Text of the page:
Response and oil degradation activities of a northeast Atlantic bacterial community to biogenic and synthetic surfactants

Christina N. Nikolova, Umer Zeeshan Ijaz, Clayton Magill, Sara Kleindienst, Samantha B. Joye, Tony Gutierrez

Research output: Contribution to journalArticlepeer-review

16 Citations (Scopus)
66 Downloads (Pure)


Biosurfactants are naturally derived products that play a similar role to synthetic dispersants in oil spill response but are easily biodegradable and less toxic. Using a combination of analytical chemistry, 16S rRNA amplicon sequencing and simulation-based approaches, this study investigated the microbial community dynamics, ecological drivers, functional diversity and robustness, and oil biodegradation potential of a northeast Atlantic marine microbial community to crude oil when exposed to rhamnolipid or synthetic dispersant Finasol OSR52.

Psychrophilic Colwellia and Oleispira dominated the community in both the rhamnolipid and Finasol OSR52 treatments initially but later community structure across treatments diverged significantly: Rhodobacteraceae and Vibrio dominated the Finasol-amended treatment, whereas Colwellia, Oleispira, and later Cycloclasticus and Alcanivorax, dominated the rhamnolipid-amended treatment. Key aromatic hydrocarbon-degrading bacteria, like Cycloclasticus, was not observed in the Finasol treatment but it was abundant in the oil-only and rhamnolipid-amended treatments. Overall, Finasol had a significant negative impact on the community diversity, weakened the taxa-functional robustness of the community, and caused a stronger environmental filtering, more so than oil-only and rhamnolipid-amended oil treatments. Rhamnolipid-amended and oil-only treatments had the highest functional diversity, however, the overall oil biodegradation was greater in the Finasol treatment, but aromatic biodegradation was highest in the rhamnolipid treatment.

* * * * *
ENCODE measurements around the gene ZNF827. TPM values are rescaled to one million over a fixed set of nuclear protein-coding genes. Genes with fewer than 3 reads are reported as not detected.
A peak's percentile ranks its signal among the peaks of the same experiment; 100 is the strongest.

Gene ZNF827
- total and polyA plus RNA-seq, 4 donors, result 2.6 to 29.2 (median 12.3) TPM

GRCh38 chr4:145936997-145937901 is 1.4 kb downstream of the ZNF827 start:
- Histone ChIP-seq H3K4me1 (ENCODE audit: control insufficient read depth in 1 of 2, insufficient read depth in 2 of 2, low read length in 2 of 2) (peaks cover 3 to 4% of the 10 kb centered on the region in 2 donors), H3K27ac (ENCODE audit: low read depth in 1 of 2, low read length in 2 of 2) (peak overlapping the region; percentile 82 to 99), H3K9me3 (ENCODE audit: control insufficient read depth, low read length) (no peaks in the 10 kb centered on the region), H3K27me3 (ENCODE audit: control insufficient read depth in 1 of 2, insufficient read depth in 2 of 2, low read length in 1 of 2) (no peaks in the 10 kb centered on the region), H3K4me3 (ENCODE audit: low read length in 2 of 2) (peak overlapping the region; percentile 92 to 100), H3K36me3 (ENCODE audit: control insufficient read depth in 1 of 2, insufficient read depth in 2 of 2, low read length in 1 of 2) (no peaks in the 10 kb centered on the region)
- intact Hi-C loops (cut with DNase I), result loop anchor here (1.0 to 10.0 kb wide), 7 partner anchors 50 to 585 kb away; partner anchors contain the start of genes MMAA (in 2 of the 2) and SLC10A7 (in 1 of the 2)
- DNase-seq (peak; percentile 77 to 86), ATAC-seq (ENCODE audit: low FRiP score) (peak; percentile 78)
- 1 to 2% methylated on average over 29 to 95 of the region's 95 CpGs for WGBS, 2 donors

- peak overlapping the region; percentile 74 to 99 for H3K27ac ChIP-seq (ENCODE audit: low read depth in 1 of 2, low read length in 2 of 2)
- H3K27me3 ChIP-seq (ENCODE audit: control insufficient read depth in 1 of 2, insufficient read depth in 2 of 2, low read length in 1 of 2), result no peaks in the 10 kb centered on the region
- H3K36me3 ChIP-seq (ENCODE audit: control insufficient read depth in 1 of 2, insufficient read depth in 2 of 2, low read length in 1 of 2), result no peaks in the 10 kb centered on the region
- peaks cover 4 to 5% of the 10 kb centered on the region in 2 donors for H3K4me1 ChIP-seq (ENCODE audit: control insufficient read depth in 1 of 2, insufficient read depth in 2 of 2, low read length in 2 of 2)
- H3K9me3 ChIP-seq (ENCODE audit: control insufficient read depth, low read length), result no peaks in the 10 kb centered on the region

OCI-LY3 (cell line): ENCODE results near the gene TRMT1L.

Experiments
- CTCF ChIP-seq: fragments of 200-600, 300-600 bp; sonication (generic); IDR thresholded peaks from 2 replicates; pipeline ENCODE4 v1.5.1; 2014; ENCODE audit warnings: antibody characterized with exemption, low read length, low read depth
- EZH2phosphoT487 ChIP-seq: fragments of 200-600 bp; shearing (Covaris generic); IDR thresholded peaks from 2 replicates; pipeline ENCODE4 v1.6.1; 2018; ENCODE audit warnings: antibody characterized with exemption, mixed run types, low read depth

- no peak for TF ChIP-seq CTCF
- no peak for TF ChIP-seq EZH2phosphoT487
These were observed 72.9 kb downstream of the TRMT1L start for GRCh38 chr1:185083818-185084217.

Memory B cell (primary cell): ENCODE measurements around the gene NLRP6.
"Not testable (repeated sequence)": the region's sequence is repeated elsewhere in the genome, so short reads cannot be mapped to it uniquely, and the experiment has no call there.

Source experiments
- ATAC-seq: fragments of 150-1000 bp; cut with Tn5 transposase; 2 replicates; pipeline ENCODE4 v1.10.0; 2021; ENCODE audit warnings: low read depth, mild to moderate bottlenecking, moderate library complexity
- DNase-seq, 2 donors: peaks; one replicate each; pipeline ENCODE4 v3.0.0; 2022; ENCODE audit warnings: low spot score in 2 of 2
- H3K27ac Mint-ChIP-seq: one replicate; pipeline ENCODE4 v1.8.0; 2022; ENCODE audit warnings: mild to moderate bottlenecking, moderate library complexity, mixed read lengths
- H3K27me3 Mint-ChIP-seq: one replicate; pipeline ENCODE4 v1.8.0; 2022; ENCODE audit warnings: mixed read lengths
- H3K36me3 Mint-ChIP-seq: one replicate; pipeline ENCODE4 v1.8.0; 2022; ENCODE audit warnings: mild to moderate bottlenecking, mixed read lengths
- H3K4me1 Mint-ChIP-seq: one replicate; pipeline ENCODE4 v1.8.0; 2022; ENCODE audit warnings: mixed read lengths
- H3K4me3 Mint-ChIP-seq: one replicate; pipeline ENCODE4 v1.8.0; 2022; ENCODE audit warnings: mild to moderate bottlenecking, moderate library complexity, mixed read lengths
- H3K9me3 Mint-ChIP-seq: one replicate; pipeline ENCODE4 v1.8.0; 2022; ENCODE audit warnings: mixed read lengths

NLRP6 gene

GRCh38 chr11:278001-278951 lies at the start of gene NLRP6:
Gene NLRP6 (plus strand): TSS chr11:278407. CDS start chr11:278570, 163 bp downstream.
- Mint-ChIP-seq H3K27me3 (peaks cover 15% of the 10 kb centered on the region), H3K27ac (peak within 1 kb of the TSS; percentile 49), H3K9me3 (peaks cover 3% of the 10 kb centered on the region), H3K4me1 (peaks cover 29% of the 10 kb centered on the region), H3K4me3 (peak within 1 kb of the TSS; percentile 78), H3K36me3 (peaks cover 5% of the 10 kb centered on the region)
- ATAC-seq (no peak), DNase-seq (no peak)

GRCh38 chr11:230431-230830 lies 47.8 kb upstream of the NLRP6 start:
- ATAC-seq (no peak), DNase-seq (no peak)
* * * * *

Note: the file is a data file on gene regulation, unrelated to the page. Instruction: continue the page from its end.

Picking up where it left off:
Overall, the natural marine microbial community in the northeast Atlantic responded differently to crude oil dispersed with either synthetic or biogenic surfactants over time, but oil degradation was more enhanced by the synthetic dispersant. Collectively, our results advance the understanding of how rhamnolipid biosurfactants and synthetic dispersant Finasol affect the natural marine microbial community in the FSC, supporting their potential application in oil spills.
Original languageEnglish
Article number191
Publication statusPublished - 21 Sept 2021


  • Biodegradation
  • Biosurfactant
  • Crude oil
  • Dispersant
  • Faroe-Shetland Channel
  • Hydrocarbons
  • Marine environment
  • Rhamnolipid

ASJC Scopus subject areas

  • Microbiology
  • Microbiology (medical)


Dive into the research topics of 'Response and oil degradation activities of a northeast Atlantic bacterial community to biogenic and synthetic surfactants'. Together they form a unique fingerprint.

Cite this